Spencer had Sam Jensen and Hans Cosgrave in his car; they studied the Geocaching merit badge just as we had planned. Jake Tolley was in my car, and Jake taught Cooper Legas and Tanner Rife about the Personal Management merit badge, although Cooper was pretty tired and ended sleeping most of the time.
At about 7:00 pm we arrived at the BLM area near Goblin Valley, set up our tents (including Spencer’s 8-person tent for the Scoutmasters), and since Goblin Valley State Park closes at 10 pm we ate snacks and went straight to the park.
We were at the park, which is seven miles from the BLM area, by about 8:20 pm.
Admission was $7 per vehicle. The Scouts enjoyed exploring the unusual rock formations. During part of this time Jake, Spencer, and I discussed science fiction television series such as Outer Limits, The Twilight Zone, Star Trek, and the British series Dr. Who.
We were back at the BLM area by about 10 pm. Jake and Spencer worked on getting the lanterns working, and they and the Scouts were very frustrated by the large number of dud matches in the troop matches I had retrieved – – I had to remind everyone that matches were on the checklist we had sent everyone.
After much persistence, a lamp and the stoves were finally lit. The Scouts brought their own meals, and generally ate soup. Jake had a foil dinner he cooked on the stove. I had an MRE heated in a plastic bag that generates heat by a chemical reaction with water. Spencer had the gourmet meal of the night, a chimichanga.
After a troop prayer, we got to bed by about 11 pm, and some of the Scouts were talking up a storm in their tents.
Saturday, May 21, 2011
I woke up at about 5:45 am, much earlier than when my alarm went off. I read a chapter from The Book of Mormon, then walked around the BLM site a bit, stopping a distance from our camp to read the Finance and Economics section from The Economist magazine.
I arrived back at camp a bit after 7 am, pleasantly surprised to see Scouts at work taking down their tents. Spencer correctly chided me for not letting anyone know where I’d gone.
Some of the Scouts left camp to explore a bit and to find lizards, we had breakfast of CostCo muffins, and one Scout supplemented that breakfast with Hostess cupcakes. Spencer and Cooper washed down chocolate muffins with orange Tang – – to me a cringe-inducing combination, but not to them.
We walked through the campsite to pick up any trash, and by 8:30 am we were at the trailhead for Little Wild Horse Canyon. Throughout the hike the younger Scouts were taking every path other than a straight line – – their direction is dictated by an insatiable desire to find lizards and a determination to climb rocks and ridges on either side of the trail.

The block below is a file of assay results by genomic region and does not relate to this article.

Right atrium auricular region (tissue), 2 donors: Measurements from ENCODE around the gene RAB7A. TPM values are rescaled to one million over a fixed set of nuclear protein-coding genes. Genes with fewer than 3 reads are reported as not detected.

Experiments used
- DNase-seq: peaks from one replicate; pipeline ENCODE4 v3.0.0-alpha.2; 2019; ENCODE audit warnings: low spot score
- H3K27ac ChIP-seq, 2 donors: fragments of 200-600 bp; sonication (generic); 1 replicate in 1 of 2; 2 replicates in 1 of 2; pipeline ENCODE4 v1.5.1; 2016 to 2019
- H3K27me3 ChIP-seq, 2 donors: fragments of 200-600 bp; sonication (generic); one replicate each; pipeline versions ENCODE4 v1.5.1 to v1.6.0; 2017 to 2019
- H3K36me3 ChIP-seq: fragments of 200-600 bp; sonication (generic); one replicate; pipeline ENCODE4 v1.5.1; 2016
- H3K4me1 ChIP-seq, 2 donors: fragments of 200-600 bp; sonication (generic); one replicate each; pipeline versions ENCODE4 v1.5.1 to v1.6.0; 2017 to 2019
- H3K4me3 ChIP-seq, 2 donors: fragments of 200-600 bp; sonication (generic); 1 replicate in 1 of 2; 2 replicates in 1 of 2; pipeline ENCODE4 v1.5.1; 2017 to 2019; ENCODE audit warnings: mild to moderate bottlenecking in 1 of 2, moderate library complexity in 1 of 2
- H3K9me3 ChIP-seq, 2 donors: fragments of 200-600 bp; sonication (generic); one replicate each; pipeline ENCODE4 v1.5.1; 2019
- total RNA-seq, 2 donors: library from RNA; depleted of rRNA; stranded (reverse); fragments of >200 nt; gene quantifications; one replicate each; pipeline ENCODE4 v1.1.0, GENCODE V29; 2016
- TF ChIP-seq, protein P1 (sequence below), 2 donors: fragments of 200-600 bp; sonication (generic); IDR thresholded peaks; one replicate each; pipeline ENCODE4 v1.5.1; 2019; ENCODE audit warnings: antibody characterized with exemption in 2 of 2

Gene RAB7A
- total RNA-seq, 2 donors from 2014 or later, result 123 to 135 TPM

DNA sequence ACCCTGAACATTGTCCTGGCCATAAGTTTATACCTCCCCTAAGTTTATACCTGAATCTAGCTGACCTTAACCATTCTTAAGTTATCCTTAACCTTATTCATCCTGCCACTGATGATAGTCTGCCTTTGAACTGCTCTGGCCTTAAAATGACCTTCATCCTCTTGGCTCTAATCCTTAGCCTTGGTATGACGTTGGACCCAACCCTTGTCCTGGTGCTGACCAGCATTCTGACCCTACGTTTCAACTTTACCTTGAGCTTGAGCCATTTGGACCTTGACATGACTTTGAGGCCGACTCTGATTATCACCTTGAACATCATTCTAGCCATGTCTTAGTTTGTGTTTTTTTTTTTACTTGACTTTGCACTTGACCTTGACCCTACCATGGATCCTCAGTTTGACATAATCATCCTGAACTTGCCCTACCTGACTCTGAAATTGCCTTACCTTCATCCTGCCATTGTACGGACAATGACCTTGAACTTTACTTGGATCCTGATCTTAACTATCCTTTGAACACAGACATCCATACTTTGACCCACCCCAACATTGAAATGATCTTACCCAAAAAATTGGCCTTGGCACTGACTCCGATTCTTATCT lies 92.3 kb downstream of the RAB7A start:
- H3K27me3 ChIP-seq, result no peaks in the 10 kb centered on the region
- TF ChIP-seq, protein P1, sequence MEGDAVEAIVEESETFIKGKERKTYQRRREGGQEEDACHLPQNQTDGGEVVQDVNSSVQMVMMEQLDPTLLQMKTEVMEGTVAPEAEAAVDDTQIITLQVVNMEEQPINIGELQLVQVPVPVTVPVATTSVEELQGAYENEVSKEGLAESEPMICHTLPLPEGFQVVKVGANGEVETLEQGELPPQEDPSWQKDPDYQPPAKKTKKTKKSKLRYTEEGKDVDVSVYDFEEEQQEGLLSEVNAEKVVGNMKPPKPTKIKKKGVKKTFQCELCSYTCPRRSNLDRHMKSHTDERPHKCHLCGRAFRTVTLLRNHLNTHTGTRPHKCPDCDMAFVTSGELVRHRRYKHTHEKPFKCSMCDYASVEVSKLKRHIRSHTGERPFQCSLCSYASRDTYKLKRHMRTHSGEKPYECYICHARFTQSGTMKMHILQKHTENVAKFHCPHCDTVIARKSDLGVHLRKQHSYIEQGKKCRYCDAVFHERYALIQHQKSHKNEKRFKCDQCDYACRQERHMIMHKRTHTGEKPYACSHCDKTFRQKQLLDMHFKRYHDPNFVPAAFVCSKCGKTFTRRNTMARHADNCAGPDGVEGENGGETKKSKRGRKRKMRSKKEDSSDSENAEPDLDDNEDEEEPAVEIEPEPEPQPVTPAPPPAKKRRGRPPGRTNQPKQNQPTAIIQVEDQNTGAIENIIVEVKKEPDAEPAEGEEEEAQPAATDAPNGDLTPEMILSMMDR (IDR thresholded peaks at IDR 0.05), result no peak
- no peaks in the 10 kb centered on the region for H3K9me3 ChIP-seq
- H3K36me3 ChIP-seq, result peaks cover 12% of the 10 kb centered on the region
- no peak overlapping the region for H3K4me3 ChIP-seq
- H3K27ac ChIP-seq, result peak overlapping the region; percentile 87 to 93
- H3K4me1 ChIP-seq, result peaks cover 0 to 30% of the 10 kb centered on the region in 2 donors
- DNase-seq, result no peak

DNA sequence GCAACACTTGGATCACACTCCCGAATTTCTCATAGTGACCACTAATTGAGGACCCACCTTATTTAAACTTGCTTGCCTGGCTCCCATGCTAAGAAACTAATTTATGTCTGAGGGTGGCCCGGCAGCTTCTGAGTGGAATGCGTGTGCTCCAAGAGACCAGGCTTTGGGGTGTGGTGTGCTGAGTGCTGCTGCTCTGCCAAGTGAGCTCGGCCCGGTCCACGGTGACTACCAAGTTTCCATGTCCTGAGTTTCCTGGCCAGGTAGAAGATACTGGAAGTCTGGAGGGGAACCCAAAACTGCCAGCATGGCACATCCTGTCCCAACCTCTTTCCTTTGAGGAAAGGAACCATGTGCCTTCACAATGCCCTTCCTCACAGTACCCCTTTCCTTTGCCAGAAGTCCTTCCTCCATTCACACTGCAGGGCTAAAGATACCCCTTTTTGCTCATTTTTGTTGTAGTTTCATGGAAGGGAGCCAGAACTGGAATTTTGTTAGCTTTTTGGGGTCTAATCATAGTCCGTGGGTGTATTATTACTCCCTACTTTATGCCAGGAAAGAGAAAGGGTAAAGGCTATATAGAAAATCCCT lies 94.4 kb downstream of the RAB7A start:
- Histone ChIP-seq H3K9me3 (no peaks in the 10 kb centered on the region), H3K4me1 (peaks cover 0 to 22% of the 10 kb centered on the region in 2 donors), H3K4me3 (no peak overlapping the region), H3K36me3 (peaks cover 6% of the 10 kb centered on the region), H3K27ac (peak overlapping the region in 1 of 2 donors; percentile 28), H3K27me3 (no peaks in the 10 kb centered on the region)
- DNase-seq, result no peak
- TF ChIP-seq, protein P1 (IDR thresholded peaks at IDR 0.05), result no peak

By about 9:35 am we had hit a section of the slot canyon in which the canyon was three to five feet wide, and the floor of the canyon was covered by anywhere from six inches to three feet of water. A crowd of hikers had gathered there, some of them individuals, some families with young children.
We took our shoes off, and headed into the cold water.
This was perhaps the most fun we had on the hike. Some members of our troop became experts at “scaling” narrow sections of the canyon, moving forward not by walking on the water-covered canyon floor, but by pressing their hands and feet against the canyon’s walls.
We turned back at about 10:30 am.
We were back at the trailhead right around our scheduled departure time of noon.
On the drive home Spencer Fowers taught geocaching to Cooper Legas and Tanner Rife, and in my car Jake Tolley taught Personal Management to Hans Cosgrave and Sam Jensen. In my car we also played a guessing game and twenty questions, covering topics such as the only poisonous mammal (platypus), the heaviest tree (sequoia), the fastest snake (black mamba), kangaroos, giraffes, and stars.
We stopped for gas in Spanish Fork, and arrived at the chapel right about 3 pm, unloaded, and parents arrived to pick up their children.
This was a fun trip, in which the Scouts go another night of camping under the belts, showed persistence in overcoming the frustrations of trying to get their stoves started to cook dinner, showed determination in making it through the flooded portions of Little Wild Horse Canyon, and showed dedication by using part of the travel time to work on merit badges. As always, I get great help from Assistant Scoutmasters, Jake and Spencer did a wonderful job.